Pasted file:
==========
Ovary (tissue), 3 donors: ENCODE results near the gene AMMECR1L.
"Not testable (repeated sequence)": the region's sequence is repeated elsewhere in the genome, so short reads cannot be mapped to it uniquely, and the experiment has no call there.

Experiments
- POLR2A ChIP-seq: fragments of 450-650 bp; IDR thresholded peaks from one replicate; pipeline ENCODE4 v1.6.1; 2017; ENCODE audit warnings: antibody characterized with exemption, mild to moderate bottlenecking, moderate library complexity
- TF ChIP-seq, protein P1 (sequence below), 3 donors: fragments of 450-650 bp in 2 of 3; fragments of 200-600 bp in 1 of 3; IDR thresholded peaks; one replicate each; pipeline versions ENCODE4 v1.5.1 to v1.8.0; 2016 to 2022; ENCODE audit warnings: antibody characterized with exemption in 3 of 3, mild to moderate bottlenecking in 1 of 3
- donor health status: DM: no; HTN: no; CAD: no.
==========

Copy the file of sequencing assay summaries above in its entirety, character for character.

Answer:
Ovary (tissue), 3 donors: ENCODE results near the gene AMMECR1L.
"Not testable (repeated sequence)": the region's sequence is repeated elsewhere in the genome, so short reads cannot be mapped to it uniquely, and the experiment has no call there.

Experiments
- POLR2A ChIP-seq: fragments of 450-650 bp; IDR thresholded peaks from one replicate; pipeline ENCODE4 v1.6.1; 2017; ENCODE audit warnings: antibody characterized with exemption, mild to moderate bottlenecking, moderate library complexity
- TF ChIP-seq, protein P1 (sequence below), 3 donors: fragments of 450-650 bp in 2 of 3; fragments of 200-600 bp in 1 of 3; IDR thresholded peaks; one replicate each; pipeline versions ENCODE4 v1.5.1 to v1.8.0; 2016 to 2022; ENCODE audit warnings: antibody characterized with exemption in 3 of 3, mild to moderate bottlenecking in 1 of 3
- donor health status: DM: no; HTN: no; CAD: no.